## DOE unable to attract new power projects

Published January 31, 2020, 12:00 AM

By MYRNA M. VELASCO

With just more than two years left for the Duterte administration, it is apparent that the Department of Energy (DOE) is having “epic fail” when it comes to attracting new power investments and could likely commit the country to another round of power supply crisis by year 2022.

As culled from DOE documents, for Luzon grid – despite forecasts of continuously increasing demand because of the flurry of “Build, Build, Build” (BBB) infrastructure projects and the country’s growing economy, the remaining committed capacity (minus the coal plant projects that already completed construction) will just be at 632.6 megawatts.

With projections of roughly 500 to 600 megawatts demand growth annually and given that supply-demand equilibrium is already anticipated by year 2022 or the end of the Duterte administration, the comfortable level of committed capacity that the DOE cornered since two years ago should have been at 4,000 to 4,800MW – at least to satiate the country’s electricity needs until 2030.

But for three years, the DOE just logged a trifling 13 to 15% of what the biggest power grid shall be needing in the medium term, based on its own list of committed projects as of 2019. And since the gestation of power projects typically stretches 3-5 years, the department is already short of time if there would be no major project that will advance to construction phase this year.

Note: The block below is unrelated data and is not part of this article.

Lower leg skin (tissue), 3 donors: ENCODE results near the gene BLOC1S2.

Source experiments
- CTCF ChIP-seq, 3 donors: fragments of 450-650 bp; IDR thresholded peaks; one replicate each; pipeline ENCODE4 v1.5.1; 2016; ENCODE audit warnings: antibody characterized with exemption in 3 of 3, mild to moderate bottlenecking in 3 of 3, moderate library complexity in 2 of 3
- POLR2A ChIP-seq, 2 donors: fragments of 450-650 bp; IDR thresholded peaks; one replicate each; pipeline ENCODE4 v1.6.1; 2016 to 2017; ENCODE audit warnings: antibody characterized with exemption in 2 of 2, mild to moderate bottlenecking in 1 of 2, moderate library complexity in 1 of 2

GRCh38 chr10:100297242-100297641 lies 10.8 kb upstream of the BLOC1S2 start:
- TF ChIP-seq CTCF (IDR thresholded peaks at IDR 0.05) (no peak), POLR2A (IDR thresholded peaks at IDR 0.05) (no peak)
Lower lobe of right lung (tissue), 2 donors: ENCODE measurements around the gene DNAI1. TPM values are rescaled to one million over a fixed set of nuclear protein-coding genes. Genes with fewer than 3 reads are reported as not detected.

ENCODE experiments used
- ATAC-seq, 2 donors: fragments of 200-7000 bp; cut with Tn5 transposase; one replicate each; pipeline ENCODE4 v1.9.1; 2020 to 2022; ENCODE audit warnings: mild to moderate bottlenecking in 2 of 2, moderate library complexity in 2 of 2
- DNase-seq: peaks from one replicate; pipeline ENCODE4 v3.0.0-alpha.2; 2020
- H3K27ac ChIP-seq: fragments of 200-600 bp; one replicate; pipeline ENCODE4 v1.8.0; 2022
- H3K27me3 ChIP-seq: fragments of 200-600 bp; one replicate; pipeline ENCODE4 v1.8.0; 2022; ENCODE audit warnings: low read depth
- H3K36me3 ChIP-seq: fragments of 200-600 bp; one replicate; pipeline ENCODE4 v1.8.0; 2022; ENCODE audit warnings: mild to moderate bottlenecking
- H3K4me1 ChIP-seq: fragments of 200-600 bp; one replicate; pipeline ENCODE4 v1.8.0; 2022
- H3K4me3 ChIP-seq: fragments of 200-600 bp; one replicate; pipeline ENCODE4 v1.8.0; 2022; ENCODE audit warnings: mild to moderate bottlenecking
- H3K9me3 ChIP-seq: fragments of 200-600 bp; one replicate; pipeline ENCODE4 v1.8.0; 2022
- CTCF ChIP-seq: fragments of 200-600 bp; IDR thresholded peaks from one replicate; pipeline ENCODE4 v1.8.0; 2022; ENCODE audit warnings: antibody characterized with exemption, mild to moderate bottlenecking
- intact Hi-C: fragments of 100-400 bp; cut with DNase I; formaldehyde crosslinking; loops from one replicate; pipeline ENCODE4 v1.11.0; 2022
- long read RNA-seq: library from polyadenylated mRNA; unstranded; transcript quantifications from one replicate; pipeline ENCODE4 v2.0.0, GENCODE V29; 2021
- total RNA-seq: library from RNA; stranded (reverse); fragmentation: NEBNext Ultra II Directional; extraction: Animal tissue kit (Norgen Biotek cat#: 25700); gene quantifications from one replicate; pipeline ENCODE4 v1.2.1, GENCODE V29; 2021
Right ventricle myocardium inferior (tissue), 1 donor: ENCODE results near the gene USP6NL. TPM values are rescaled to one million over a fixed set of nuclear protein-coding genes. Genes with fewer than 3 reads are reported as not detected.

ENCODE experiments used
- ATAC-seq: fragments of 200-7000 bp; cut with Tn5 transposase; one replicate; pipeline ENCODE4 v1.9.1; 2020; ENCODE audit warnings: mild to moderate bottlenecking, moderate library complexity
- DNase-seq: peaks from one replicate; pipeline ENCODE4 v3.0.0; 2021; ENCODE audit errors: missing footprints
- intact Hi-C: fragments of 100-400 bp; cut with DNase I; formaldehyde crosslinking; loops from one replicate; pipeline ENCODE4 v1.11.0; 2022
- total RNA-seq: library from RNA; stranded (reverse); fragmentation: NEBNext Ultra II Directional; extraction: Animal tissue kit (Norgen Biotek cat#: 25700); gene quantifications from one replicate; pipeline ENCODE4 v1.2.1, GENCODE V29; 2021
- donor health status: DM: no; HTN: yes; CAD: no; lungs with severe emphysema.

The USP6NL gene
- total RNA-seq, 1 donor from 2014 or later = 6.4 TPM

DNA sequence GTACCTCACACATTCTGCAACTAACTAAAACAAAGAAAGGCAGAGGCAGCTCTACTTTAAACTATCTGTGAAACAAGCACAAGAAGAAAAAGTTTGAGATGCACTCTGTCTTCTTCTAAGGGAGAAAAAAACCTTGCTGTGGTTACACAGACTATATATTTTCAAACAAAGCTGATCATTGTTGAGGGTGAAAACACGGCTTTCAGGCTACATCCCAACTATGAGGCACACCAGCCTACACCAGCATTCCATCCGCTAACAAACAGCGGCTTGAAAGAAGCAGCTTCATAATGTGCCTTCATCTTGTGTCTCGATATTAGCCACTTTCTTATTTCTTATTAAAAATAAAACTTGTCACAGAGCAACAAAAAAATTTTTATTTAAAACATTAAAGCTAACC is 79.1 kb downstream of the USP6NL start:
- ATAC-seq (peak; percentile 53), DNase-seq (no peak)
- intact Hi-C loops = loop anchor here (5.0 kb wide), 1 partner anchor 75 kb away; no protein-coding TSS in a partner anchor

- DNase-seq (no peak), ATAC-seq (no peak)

Of that targeted capacity build-up, 300MW will be for diesel-fired plant to be developed by the Ayala group to meet the grid’s need for peaking capacity; and the balance are all renewable energy projects with aggregate capacity of 332.6MW.

The RE installations range from 1.2 to 115MW of hydro run-of-river, biomass, geothermal and solar farm projects. And notably, the intermittent and cyclically available resources like solar and hydro cannot be fully depended upon by the system for generated capacity at all times.

The DOE has so far factored in the 1,200MW Atimonan coal-fired power project, but this remains a problematic venture because of the skirmish on the terms of reference (TOR) of the proposed facility’s competitive selection process (CSP) on its power supply agreement.

The department also included the 650MW gas-fired power project of Energy World Corporation (EWC), but this installation has been encountering dilemmas on construction completion since 2013. Still another project with impediments is the 600MW Redondo Peninsula coal-fired power project in Subic.

On the RE capacities, it could be gleaned from the DOE roll that they comprise of: 31MW geothermal capacity addition; 20.4MW of hydropower capacity; 66.2MW of biomass; and 215MW of solar.

For the Visayas grid, committed power capacity had been placed at 524.26MW – comprising of a 135MW coal plant; 114.58MW oil-based facility; 50MW geothermal; 23.1MW hydropower; and 201.58MW biomass projects.

Mindanao is still on a surplus capacity mode, so the only known advancing developments are the 15MW Siguil run-of-river hydropower; and the 105MW Zamboanga coal-fired power projects of the Alcantara group.